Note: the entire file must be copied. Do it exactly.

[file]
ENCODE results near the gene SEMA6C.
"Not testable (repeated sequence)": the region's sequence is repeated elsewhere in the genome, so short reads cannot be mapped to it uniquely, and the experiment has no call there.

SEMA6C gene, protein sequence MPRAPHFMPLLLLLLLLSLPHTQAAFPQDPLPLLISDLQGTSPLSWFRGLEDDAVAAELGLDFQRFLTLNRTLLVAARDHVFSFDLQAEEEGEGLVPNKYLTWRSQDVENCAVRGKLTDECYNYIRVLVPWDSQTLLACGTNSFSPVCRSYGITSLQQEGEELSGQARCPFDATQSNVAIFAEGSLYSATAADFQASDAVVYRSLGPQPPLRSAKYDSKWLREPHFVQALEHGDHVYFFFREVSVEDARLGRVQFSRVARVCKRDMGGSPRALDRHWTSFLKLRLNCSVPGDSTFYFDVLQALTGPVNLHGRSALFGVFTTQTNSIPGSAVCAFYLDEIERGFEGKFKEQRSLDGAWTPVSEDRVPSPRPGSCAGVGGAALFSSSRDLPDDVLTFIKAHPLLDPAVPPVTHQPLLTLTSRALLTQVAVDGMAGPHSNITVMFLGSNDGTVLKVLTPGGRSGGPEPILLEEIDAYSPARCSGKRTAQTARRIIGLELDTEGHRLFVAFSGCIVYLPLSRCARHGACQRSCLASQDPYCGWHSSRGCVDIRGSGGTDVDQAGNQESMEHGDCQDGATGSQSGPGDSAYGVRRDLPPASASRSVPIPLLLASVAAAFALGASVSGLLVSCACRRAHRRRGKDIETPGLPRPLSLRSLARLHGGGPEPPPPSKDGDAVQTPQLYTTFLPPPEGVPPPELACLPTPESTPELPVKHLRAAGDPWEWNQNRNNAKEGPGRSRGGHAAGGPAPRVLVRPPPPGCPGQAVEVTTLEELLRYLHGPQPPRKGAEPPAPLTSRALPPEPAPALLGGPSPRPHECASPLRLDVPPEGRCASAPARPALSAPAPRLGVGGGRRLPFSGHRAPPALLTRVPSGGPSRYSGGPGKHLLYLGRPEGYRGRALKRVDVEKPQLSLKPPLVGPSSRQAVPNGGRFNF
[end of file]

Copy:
ENCODE results near the gene SEMA6C.
"Not testable (repeated sequence)": the region's sequence is repeated elsewhere in the genome, so short reads cannot be mapped to it uniquely, and the experiment has no call there.

SEMA6C gene, protein sequence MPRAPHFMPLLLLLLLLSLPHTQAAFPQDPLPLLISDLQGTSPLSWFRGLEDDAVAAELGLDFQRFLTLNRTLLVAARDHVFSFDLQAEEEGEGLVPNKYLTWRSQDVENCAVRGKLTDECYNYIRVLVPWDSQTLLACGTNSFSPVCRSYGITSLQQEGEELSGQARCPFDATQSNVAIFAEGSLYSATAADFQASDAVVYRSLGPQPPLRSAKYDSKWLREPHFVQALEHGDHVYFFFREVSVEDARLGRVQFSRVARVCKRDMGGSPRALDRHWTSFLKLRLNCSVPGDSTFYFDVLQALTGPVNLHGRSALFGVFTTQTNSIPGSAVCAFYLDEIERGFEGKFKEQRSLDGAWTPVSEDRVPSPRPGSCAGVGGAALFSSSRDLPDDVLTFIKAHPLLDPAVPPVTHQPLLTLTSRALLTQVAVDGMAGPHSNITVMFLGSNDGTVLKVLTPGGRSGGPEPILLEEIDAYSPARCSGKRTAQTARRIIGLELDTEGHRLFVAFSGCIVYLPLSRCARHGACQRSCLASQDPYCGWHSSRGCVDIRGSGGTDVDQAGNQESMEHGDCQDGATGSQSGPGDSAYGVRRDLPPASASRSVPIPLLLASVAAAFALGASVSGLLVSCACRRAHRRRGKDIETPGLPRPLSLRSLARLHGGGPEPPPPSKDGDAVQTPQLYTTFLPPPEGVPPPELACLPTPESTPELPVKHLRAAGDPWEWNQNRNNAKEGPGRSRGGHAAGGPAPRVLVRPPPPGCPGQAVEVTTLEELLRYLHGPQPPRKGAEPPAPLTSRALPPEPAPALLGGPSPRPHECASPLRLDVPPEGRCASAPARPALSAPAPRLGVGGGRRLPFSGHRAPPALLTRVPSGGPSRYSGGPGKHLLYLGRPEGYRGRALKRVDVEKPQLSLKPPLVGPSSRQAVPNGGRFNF